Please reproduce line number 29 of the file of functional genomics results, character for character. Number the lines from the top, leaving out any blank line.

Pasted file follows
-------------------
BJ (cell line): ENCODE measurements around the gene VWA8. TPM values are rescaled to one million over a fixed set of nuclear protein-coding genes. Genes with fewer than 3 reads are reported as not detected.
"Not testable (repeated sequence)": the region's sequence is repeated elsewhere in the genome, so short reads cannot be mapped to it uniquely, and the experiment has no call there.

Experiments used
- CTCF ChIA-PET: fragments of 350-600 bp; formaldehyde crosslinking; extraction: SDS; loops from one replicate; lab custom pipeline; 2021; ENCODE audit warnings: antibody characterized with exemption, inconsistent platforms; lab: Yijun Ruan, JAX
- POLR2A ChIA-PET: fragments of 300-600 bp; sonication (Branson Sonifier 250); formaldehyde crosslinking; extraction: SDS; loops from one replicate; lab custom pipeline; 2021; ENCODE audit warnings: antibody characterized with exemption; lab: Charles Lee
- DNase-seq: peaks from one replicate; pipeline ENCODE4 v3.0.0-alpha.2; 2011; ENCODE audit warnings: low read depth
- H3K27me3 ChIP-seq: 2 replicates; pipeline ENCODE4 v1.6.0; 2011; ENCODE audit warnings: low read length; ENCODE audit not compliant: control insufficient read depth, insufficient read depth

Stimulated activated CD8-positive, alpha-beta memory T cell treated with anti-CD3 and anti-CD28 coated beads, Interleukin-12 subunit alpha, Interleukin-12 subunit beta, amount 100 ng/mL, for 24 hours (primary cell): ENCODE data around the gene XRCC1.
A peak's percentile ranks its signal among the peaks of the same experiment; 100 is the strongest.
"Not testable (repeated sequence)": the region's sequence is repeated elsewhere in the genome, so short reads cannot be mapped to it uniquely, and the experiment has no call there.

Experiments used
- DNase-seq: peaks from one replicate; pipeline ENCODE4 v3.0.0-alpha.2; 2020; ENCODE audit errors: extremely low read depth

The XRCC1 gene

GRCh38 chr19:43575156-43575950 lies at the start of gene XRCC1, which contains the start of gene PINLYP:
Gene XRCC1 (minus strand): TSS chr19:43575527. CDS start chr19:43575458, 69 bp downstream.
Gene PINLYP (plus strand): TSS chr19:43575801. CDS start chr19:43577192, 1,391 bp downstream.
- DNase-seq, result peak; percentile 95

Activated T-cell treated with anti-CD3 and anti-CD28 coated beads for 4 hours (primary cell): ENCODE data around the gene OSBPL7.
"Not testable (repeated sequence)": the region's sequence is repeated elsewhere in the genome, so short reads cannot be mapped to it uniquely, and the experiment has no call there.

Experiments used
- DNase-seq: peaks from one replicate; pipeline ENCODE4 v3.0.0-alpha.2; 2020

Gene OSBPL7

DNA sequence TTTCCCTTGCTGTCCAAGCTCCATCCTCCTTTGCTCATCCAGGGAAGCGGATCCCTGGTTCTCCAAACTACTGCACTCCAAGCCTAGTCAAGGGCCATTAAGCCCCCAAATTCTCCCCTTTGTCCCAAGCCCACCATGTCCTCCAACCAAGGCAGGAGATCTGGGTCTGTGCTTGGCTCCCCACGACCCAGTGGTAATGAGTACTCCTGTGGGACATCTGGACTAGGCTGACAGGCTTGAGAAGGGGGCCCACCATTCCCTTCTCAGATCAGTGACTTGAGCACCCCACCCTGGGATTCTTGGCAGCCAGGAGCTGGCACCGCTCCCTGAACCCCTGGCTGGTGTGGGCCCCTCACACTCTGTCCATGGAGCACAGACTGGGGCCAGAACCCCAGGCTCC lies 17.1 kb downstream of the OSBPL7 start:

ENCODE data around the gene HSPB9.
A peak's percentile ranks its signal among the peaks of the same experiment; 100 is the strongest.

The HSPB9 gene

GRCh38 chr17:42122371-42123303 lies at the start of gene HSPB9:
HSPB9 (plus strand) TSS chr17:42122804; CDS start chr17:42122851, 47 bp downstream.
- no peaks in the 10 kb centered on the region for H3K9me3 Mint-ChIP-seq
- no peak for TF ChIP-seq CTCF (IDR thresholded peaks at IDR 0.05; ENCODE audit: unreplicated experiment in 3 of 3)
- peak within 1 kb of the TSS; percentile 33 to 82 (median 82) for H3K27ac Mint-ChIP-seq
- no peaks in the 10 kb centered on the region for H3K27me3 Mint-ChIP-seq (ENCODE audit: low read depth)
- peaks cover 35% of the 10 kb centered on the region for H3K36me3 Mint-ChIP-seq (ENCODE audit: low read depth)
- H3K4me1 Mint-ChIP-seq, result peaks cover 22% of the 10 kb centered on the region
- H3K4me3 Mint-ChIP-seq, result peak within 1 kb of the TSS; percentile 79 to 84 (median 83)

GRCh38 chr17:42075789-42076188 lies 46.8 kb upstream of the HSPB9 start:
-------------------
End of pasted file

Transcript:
- no peaks in the 10 kb centered on the region for H3K9me3 Mint-ChIP-seq